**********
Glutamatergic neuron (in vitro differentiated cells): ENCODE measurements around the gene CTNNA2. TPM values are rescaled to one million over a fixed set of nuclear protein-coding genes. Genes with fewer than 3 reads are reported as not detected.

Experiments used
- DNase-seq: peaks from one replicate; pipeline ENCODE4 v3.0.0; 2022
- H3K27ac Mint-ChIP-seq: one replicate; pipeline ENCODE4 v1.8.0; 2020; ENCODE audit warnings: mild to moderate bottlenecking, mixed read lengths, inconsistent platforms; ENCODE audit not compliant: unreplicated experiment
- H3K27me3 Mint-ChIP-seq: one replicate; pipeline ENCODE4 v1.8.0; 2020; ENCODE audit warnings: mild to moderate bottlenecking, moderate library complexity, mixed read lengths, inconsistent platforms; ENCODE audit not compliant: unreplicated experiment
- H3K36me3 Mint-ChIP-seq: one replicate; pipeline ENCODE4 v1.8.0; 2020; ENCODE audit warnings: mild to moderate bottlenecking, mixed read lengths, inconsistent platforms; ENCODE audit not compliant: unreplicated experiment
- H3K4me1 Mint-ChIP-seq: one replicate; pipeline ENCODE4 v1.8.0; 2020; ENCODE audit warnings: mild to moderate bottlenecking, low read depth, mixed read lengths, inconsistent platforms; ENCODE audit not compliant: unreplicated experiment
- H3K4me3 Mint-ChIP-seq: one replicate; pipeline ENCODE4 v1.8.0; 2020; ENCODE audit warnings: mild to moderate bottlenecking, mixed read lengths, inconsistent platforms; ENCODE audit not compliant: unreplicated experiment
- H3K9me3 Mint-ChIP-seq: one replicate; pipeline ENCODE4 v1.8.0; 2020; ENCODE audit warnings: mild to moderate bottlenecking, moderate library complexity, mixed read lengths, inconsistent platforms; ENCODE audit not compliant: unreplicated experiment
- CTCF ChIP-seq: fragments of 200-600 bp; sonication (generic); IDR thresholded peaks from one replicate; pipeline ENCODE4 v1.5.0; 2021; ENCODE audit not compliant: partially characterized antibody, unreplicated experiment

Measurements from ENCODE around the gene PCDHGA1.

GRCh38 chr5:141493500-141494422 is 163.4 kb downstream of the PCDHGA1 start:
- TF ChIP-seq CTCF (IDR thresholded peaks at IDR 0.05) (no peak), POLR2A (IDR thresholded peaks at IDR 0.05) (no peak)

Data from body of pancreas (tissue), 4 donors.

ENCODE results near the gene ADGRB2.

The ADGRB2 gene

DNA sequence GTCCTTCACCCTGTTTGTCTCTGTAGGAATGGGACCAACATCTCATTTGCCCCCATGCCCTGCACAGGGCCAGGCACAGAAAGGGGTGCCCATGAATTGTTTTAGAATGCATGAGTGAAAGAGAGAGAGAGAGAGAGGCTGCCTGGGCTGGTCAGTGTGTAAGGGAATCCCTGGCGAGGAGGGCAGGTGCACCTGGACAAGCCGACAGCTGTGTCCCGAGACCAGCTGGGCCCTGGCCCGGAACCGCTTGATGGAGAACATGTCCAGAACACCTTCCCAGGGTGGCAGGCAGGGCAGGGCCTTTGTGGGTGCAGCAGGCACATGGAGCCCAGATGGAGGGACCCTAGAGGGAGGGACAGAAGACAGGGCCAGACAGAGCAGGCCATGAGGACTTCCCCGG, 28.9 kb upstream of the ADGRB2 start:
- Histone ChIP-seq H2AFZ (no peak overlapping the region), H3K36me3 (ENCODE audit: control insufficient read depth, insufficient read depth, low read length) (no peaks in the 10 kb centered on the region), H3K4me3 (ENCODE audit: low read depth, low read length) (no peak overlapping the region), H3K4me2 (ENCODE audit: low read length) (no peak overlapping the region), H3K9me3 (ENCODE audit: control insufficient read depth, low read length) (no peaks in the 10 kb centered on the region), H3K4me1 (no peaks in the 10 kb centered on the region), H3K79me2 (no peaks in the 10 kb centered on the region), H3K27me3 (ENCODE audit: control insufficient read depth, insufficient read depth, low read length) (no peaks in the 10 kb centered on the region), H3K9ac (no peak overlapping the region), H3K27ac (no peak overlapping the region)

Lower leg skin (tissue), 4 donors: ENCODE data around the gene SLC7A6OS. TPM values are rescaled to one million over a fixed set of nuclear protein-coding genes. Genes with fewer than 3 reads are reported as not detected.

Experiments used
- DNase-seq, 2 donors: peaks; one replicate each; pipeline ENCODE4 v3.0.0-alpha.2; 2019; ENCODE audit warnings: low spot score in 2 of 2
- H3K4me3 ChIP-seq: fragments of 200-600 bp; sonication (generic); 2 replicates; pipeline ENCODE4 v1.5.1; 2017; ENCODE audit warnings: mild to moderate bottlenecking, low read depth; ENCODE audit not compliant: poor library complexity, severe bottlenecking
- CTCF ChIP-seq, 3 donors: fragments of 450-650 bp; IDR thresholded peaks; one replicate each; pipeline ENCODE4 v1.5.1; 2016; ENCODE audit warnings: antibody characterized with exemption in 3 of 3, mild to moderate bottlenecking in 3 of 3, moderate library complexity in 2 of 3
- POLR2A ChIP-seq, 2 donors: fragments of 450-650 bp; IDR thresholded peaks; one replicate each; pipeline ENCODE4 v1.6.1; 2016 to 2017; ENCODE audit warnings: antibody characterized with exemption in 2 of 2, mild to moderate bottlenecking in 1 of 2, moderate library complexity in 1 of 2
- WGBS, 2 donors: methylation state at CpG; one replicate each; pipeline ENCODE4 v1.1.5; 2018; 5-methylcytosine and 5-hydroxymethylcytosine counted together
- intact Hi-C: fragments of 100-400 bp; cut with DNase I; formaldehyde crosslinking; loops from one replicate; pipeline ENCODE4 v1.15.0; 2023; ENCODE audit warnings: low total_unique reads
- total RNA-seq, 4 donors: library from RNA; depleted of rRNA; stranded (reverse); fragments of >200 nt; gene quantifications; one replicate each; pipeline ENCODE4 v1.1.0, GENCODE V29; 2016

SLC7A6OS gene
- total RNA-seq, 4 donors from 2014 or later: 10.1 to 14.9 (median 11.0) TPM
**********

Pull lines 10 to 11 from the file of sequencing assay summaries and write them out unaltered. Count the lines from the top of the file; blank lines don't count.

- CTCF ChIP-seq: fragments of 200-600 bp; sonication (generic); IDR thresholded peaks from one replicate; pipeline ENCODE4 v1.5.0; 2021; ENCODE audit not compliant: partially characterized antibody, unreplicated experiment

Measurements from ENCODE around the gene PCDHGA1.